Vienna: A team of independent inspectors from the UN's nuclear watchdog on Monday reported "no immediate nuclear safety or security concerns" at Ukraine's Zaporizhzhia nuclear power plant after shelling over the weekend, according to an official statement.

International Atomic Energy Agency (IAEA) Director General Rafael Grossi in a statement said the team assessed the damage to the site Monday and concluded that "despite the severity of the shelling - key equipment remained intact and there were no immediate nuclear safety or security concerns."

IAEA experts assessed the extent of damage to the Zaporizhzhya NPP site caused by the intense and severe shelling. They confirmed no immediate nuclear safety or security concerns and key equipment is intact despite widespread damage across the site.

However, "widespread damage" was still observed at the site, it said, which maintenance staff has already begun to repair. Grossi described the damage as "a major cause of concern as it clearly demonstrates the sheer intensity of the attacks."

"This is a major cause of concern as it clearly demonstrates the sheer intensity of the attacks on one of the world's largest nuclear power plants," said Director General Rafael MarianoGrossi who is intensifying consultations to establish a protection zone for Zaporizhzhia Nuclear Power Plant (ZNPP).

Non-radioactive leaks were caused by damage to condensate storage tanks and the team observed "several impacts on the main road along the plant's reactors as well as on a site railway that is now out of service," the IAEA statement said.

The team also observed a "pressurized air pipeline hit by shrapnel, two impacts on the roof of a special auxiliary building, minor visible damage to a sprinkler charging pipeline, as well as two impacts in a guardhouse area."

No further attacks had taken place in the plant's vicinity overnight or throughout Monday so far, "though there had been shelling in the area of the nearby city of Enerhodar and the industrial area," according to the IAEA team.

Meanwhile, French President Emmanuel Macron said on Monday that he held an "urgent call" with Ukrainian President Volodymyr Zelenskyy about the security situation at the nuclear power plant at Zaporizhzhia, reported CNN.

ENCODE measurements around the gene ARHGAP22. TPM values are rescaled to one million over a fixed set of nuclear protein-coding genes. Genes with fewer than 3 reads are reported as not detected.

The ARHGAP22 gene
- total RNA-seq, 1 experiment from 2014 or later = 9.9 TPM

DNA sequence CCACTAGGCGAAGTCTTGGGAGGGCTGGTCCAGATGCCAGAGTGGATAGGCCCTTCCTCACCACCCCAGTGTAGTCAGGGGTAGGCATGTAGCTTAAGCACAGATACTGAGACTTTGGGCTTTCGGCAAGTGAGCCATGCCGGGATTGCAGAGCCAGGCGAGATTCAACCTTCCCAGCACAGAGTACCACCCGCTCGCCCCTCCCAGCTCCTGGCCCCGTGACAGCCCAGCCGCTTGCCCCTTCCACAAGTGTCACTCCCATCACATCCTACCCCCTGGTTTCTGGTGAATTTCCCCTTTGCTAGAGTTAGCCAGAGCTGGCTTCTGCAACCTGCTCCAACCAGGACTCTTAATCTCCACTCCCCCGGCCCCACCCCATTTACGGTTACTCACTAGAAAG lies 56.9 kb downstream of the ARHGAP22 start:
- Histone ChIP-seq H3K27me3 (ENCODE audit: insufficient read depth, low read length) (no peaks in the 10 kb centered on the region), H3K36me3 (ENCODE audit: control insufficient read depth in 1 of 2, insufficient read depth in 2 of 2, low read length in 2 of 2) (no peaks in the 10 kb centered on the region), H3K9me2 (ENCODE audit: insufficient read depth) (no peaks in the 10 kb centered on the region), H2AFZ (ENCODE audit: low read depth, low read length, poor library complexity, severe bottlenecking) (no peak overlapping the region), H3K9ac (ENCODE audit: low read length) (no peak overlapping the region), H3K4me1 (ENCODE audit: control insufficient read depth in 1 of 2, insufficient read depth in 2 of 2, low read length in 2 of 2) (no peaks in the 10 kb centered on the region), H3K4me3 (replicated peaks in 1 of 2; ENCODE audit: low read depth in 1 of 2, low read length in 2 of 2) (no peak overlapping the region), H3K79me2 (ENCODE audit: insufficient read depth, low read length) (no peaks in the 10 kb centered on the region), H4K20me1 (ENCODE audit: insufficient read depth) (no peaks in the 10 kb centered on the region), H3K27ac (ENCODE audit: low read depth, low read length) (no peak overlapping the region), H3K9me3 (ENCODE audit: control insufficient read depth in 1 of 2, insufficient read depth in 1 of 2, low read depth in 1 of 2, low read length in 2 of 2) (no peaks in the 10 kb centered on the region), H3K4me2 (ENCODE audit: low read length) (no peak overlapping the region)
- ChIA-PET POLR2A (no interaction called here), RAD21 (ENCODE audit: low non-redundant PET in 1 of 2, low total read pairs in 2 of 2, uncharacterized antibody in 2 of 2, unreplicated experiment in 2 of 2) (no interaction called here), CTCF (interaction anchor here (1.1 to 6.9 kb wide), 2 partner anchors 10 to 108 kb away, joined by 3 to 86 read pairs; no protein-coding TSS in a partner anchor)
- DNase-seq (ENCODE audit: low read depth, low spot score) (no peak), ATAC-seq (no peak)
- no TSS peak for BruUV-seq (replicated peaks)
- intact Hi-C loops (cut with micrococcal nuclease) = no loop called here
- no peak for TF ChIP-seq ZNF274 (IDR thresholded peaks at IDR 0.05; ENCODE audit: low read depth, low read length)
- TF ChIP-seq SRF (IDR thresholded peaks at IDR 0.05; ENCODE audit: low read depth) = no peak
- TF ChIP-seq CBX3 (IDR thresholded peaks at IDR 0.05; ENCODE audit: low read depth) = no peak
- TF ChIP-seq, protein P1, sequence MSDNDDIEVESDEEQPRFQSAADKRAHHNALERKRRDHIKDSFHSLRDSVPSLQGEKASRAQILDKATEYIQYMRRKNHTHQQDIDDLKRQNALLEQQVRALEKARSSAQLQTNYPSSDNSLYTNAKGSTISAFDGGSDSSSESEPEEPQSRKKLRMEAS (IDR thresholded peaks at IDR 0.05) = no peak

Macron informed Zelenskyy of his "deep concern" following recent strikes in and around the site, according to a readout of the call. Macron told reporters on Monday that a "threat" still hangs over the plant.

The French president also spoke with the chief of the International Atomic Energy Agency, Rafael Grossi, on Sunday to discuss the plant and the pursuit of the demilitarization of the site, according to the Elysee Palace, reported CNN.

There has been frequent shelling in and around the plant and more powerful explosions were heard there over the weekend, the IAEA said on Sunday. Russian and Ukrainian officials have blamed each other for recent shelling at the plant.

The head of Russia's nuclear energy agency Rosatom, Alexey Likhachev, said Monday the power plant is "at risk of a nuclear accident."

IAEA said its team of experts were planning to conduct an assessment of the shelling impact on the site on Monday.

Russian and Ukrainian officials blamed each other for recent shelling at the Moscow-occupied Zaporizhzhia nuclear power plant, with the IAEA chief warning that whoever was responsible was "playing with fire."

Ukraine says it will begin voluntary evacuations from areas in the southern Kherson and Mykolaiv regions because damage to infrastructure from Russian strikes has made it perilous for residents as temperatures drop.

The city of Kherson is still without electricity, said an official in the office of President Zelenskyy.

Residents of the southern Ukrainian city of Kherson are to be evacuated to other regions of the country with working electricity and more intact infrastructure for the winter -- specifically women, children, the elderly and other vulnerable people, according to officials.

The Black Sea port city, which was recently liberated from Russian troops, is without electricity and authorities say the city's infrastructure has been too damaged for citizens to survive winter.